Request for proposal. Many businesses deal with RFPs, which only have a 10% chance of closing, and those answering the RFPs have no control over this. While auditioning for this position, you have no edge and are already being compared to other options. Price will likely win in these situations.
Take back control. Putting 20 to 30 hours into something that has a 10% chance of happening is not good business. Politely call back. Let them know that you appreciate the RFP. However, before moving forward, you will need an interview with the VP of Sales or human resources development department. To position the correct information you plan to present, let them know what your needs are.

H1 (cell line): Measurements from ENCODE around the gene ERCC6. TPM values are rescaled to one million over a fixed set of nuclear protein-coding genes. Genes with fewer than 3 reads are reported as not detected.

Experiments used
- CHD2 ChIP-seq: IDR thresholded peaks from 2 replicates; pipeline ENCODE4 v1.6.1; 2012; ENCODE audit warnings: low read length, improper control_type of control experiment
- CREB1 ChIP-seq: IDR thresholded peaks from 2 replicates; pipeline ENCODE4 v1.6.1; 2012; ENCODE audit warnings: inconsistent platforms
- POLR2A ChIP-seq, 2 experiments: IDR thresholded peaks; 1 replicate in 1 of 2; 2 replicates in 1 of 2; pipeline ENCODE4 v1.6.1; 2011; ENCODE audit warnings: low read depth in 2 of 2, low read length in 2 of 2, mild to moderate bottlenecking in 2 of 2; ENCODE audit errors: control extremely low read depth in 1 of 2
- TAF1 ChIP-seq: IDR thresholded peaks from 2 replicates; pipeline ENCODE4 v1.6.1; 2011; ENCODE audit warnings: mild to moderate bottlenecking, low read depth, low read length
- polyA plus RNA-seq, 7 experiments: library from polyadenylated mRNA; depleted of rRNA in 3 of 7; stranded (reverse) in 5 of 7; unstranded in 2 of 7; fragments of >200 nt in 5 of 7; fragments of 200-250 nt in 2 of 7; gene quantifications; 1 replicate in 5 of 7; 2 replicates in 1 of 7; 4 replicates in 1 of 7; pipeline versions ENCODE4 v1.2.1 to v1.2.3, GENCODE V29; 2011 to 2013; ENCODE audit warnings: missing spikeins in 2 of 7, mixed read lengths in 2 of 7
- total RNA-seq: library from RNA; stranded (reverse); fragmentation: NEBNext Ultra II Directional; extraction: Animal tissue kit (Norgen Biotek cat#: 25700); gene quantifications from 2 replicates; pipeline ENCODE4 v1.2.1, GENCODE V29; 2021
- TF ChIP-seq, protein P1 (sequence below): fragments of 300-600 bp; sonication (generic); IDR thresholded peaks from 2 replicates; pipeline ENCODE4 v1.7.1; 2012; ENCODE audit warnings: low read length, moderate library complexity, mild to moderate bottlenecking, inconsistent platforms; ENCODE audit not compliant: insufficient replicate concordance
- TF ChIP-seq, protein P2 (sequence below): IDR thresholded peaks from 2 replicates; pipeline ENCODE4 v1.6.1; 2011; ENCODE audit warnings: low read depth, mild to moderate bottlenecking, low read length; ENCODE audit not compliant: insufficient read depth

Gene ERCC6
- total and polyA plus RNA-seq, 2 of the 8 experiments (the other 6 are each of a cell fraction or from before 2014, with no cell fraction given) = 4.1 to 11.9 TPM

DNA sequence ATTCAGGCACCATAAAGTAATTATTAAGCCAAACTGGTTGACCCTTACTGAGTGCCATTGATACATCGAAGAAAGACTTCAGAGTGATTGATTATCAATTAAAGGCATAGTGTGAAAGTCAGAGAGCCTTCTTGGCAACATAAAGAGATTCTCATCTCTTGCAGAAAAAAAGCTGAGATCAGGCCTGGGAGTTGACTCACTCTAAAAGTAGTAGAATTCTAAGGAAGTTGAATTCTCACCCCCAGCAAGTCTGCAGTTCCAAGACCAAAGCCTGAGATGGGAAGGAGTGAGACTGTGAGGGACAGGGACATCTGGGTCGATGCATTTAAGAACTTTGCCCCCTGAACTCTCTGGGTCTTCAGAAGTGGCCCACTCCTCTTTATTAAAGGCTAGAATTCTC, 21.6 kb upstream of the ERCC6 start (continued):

Request what you need. Then, and only then, they will see your value. With some boundaries, you take back control and position your value. While they want to feel in control, it’s not the buyer’s place to draw the line in the sale. More than ever, you must position your value when answering RFPs. Request what you need, get a clearer picture, and your probabilities will increase 10 fold.